The first official American Kerry and Dexter Cattle Club was established in July of 1911. Kerry cattle and Dexter cattle registrations were kept separate, each eventually forming an independent group. The offspring of a Kerry/Dexter cross was regarded as a cross bred and was not eligible for registration. Soon after the publication of the 1921 herd book, the club ceased to operate and its records were placed in the care of the Animal Husbandry Department of Ohio State University.

After the reorganization of the American Kerry and Dexter Club in 1940, the official name was finally changed to the American Dexter Cattle Association in 1957. 

Import of British Dexter’s was renewed in the United States from the 1950’s through the 1970’s Prominent in the pedigree of many modern American Dexter’s are animals from such British herds as Grinstead Herd, Atlantic Herd, Parndon Herd, and Woodmagic Herd.

Even after the Dexter gained an identity as a breed, its history remained intertwined with that of the Kerry. For many years the two breeds were registered in a single herd book, and some people considered Dexter’s to be a dwarf type of Kerry. Recent blood typing research, however, has determined that the Dexter and the Kerry, though closely related, are genetically distinct breeds. They should not be crossbred with each other.

Dexter cattle are solid and compact in appearance. Most Dexter’s are black, though red and dun are also found. The cattle were originally horned, and their black tipped white horns arc upward. Two body conformations are found within the breed: cattle with normal bodies and very short legs, and cattle, which are proportionately small in every dimension. Because the short legged type occasionally produces nonviable offspring, it has fallen out of favor, while the proportionate type has become more popular.

The Dexter has always attracted attention because of its size, and it has sometimes been marketed as a novelty or ornamental breed. This practice has obscured the breeds production value. Dexter’s are hardy, forage efficient cattle with excellent maternal qualities. As with other dual purpose breeds, the quantity of milk produced varies between strains; those strains that have had more dairy selection produce more milk, while those that have been selected for beef produce less. The milk produced is high in solids, making it ideal for butter and cheese production. Dexter beef is lean and high in quality. The small size of the carcass makes the breed an excellent choice for use in direct marketing programs. Dexter’s are good browsers and can rid pastures of some pest plants, and they may also be used as oxen.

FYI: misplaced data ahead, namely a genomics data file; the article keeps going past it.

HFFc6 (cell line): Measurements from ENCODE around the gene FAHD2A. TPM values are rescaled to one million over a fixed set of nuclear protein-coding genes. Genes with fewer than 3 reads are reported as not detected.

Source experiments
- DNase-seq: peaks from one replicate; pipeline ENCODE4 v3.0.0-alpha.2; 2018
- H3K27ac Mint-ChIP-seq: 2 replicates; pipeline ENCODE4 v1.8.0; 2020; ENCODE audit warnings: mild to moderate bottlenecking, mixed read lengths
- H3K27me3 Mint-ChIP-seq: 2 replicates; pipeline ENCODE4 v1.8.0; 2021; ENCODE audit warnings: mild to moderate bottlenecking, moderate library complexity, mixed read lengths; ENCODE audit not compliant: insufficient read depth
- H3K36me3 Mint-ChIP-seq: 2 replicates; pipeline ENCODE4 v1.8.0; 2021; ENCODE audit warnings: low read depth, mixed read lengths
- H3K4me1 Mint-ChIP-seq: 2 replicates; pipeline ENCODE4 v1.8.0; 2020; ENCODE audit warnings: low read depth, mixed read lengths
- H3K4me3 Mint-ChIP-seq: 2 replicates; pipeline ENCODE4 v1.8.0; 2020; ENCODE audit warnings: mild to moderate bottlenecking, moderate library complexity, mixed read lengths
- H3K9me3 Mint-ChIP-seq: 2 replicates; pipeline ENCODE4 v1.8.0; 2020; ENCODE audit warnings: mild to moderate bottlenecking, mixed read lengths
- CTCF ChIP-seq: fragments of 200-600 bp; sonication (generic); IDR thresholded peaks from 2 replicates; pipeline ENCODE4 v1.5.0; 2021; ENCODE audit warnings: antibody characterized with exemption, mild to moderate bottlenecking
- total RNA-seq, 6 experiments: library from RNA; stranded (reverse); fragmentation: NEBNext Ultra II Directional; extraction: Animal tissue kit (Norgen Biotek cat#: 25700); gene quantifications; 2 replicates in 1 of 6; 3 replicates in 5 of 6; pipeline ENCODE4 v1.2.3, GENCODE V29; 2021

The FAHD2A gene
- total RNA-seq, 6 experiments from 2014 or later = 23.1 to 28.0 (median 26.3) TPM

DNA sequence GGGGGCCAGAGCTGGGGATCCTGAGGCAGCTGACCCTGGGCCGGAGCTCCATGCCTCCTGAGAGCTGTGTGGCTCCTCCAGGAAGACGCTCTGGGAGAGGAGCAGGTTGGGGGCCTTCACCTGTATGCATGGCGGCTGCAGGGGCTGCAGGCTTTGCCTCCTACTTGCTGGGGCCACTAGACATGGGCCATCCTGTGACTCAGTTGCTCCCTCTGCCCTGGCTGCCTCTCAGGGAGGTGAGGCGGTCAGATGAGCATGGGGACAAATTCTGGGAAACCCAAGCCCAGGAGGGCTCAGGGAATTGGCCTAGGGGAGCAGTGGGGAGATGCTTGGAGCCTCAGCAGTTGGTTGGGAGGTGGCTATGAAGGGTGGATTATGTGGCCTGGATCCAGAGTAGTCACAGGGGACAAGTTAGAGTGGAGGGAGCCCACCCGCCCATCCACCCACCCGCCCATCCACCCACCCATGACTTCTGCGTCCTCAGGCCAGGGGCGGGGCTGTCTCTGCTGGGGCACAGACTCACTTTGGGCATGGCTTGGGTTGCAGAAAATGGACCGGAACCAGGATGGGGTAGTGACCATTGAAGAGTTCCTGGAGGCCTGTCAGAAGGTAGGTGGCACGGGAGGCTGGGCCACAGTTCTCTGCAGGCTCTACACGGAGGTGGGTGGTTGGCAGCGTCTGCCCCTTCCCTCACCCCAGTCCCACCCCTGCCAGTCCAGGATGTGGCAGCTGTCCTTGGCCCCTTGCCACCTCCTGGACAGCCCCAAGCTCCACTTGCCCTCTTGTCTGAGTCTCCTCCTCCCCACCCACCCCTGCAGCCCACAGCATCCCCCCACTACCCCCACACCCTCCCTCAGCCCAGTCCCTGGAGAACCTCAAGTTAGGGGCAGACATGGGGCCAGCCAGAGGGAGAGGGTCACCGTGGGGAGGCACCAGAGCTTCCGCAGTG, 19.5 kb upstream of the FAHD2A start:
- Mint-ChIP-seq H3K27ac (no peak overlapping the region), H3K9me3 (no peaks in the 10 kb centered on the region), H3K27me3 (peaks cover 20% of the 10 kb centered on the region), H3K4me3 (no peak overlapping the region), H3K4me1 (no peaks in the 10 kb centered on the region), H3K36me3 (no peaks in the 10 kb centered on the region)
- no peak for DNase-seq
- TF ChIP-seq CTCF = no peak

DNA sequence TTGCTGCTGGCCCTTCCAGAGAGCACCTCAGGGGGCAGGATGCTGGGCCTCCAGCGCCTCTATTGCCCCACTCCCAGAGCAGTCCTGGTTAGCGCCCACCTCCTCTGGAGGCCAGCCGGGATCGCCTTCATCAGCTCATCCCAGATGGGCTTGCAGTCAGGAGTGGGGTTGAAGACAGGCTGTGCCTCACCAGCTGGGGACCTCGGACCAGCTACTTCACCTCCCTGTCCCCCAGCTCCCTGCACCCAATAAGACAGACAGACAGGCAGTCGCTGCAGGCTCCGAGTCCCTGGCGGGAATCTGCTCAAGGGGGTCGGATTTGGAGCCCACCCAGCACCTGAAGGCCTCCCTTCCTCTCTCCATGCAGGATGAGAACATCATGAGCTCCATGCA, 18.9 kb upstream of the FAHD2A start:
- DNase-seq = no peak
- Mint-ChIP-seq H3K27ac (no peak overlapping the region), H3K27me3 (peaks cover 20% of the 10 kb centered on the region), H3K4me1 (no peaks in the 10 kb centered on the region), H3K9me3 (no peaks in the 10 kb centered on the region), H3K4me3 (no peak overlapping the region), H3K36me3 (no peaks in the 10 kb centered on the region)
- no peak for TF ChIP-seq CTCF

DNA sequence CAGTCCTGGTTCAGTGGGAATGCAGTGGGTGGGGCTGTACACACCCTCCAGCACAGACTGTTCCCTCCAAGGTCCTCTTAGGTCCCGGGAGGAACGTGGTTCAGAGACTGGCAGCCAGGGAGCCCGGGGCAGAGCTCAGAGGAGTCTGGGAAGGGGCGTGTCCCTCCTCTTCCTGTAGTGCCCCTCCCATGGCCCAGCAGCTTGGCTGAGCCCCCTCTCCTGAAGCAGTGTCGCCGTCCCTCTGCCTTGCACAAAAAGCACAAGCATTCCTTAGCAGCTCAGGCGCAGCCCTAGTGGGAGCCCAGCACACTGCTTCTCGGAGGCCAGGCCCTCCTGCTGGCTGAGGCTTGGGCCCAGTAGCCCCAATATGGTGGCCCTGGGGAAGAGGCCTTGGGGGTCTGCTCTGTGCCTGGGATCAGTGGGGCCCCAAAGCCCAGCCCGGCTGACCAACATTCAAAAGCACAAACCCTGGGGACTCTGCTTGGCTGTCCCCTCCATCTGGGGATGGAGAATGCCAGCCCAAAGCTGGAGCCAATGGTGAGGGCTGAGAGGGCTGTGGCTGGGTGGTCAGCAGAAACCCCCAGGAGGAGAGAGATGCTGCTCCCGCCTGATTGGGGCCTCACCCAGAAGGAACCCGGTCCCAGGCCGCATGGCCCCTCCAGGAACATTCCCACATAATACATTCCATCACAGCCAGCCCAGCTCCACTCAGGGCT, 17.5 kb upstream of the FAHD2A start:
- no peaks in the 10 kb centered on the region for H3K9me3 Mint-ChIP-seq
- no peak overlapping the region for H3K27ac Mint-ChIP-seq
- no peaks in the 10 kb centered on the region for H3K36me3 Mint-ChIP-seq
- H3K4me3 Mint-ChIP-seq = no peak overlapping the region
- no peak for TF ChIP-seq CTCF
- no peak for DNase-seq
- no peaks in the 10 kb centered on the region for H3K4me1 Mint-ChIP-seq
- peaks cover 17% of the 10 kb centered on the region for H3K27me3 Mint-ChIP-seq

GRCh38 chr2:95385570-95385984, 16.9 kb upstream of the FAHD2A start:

Becoming practically extinct in the United States by the mid 1970’s, their upsurge in popularity has now earned them a place on the American Livestock Breed Conservatory.
Dexter cattle are increasing in numbers in North America and globally, and the breed seems destined to succeed. The challenge facing breeders, however, is to maintain historic selection practices so that the Dexter production qualities are conserved and promoted.

Dexter Characteristics
Dexter’s come in black, red or dun. They are horned or polled.
The daily yield of milk is 1-3 gallons per day with butterfat content of 4-5%.
Beef animals mature in 18-35 months and dress out at 50-60% of body weight, the meat is high quality and lean with little waste

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Cyder Bay Farm

David & Robin Irlbeck
1550 E. Assman Rd.   Mishicot, WI 54228
Phone 920.755.4523

Email Us: donk@cyderbayfarm.com